D-Link Accidentally Leaks Private Code-Signing Keys

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A simple mistake by networking gear manufacturer D-Link could have opened the door for costly damage.

Private keys used to sign software published by D-Link were found in the company’s open source firmware packages. While it’s unknown whether the keys were used by malicious third parties, the possibility exists that they could have been used by a hacker to sign malware, making it much easier to execute attacks.

A Dutch technology website called Tweakers (translated via Google Translate) was alerted to the problem by one of its readers who had purchased a D-Link DCS-5020L security camera and downloaded the firmware from the manufacturer. The reader found not only the private keys, but also passphrases needed to sign the software. Tweakers turned it over to Dutch security firm Fox-IT, which confirmed the findings.

D-Link Accidentally Leaks Private Code-Signing Keys

“I think this was a mistake by whoever packaged the source code for publishing. The code signing certificate was only present in one of the source code packages with a specific version,” Fox-IT researcher Yonathan Klijnsma told Threatpost. “The version above and below the specific package did not contain the folder in which the code signing certificates resided. A simple mistake of folder exclusion as far as I could see.”

Klijnsma said he found certificates not only from D-Link but also from Starfield Technologies, KEEBOX Inc., and Alpha Networks. All of the certificates have since expired or been revoked. The D-Link cert, however, was published on Feb. 27 and was exposed more than six months before it expired Sept. 3.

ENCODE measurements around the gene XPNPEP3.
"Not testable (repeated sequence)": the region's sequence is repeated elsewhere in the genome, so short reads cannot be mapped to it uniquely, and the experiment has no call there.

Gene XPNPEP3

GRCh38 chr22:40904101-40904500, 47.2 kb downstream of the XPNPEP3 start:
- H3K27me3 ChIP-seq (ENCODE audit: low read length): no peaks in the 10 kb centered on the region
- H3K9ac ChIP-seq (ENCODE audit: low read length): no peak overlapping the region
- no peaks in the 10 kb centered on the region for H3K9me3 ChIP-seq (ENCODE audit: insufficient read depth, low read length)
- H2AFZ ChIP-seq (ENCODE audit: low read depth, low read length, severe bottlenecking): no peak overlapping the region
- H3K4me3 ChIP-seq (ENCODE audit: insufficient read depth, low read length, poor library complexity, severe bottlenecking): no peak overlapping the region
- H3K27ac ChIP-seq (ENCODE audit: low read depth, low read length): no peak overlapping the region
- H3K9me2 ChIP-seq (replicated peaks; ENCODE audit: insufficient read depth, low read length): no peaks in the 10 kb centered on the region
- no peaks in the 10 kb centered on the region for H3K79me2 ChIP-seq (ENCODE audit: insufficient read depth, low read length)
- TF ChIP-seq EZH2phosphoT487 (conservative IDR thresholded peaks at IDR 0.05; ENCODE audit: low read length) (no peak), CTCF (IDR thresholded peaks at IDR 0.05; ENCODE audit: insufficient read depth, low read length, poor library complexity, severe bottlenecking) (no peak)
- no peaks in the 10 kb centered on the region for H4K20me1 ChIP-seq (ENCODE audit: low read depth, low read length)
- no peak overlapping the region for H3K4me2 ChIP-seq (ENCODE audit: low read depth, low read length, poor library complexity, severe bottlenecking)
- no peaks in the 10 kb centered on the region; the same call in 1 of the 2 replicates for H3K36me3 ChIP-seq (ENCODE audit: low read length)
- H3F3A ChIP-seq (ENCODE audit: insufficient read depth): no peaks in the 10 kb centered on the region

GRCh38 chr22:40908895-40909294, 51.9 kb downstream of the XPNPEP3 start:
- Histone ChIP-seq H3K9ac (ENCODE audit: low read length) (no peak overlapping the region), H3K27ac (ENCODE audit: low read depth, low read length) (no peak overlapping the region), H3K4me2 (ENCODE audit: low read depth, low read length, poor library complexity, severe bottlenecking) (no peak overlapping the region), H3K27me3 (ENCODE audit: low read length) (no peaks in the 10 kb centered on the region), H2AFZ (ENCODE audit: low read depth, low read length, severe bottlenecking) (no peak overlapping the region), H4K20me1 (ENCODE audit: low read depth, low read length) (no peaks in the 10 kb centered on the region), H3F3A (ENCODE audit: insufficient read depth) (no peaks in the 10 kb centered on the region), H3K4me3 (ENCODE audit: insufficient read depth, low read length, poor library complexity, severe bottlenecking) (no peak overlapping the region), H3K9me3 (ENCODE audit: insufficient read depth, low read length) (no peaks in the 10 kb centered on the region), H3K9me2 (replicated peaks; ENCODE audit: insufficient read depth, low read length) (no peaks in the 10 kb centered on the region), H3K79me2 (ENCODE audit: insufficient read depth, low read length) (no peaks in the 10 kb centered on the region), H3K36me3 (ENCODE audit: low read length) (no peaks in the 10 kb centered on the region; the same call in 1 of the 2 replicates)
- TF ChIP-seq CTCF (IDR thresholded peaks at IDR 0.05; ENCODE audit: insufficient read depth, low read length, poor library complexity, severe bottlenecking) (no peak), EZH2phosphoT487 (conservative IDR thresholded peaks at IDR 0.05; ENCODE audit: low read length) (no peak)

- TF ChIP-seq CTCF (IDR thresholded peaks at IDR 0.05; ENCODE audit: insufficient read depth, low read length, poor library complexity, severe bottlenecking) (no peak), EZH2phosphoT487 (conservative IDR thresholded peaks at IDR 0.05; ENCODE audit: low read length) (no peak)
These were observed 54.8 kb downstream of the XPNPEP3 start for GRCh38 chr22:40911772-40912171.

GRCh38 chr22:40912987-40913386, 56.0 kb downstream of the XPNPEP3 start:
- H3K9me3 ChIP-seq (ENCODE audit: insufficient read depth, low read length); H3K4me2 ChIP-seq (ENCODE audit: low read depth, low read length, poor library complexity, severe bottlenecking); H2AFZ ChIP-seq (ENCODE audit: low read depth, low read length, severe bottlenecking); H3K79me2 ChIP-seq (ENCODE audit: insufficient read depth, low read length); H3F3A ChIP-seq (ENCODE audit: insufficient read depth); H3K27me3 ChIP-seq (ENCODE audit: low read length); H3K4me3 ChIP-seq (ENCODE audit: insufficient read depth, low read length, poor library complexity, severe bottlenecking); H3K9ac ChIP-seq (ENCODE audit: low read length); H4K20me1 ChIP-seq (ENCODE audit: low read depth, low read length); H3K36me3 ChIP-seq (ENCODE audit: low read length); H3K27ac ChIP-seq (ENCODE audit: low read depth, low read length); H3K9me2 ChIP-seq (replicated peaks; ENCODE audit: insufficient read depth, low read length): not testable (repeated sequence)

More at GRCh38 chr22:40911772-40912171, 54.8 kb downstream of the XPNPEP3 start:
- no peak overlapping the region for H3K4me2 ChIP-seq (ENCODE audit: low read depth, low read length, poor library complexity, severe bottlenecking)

“As this is a file you don’t really want to leak, I wouldn’t say it’s that easy to find one of these,” Klijnsma said.

Leaking a legitimate code-signing certificate has potentially serious consequences. The use of stolen digital certificates is a common tactic among malware authors and attackers looking for a way to get their code past security systems. Many security technologies will trust files that are signed and let them pass.

Many APT groups have made use of lost or stolen certs to sign malware used in targeted attacks; underground services exist as well providing code-signing services. For example, the Destover wiper malware used in the attacks against Sony Pictures Entertainment was signed using a certificate stolen from Sony. A similar tactic was used by the attackers behind the Duqu 2.0 APT campaign, using a cert stolen from a Chinese technology manufacturer to sign malware.

Klijnsma said there’s no way to tell from the initial investigation whether the D-Link certificate was abused.

“Investigation through malware samples on services like VirusTotal could conclude this but of course not all malware is on VirusTotal; it first has to be found,” he said.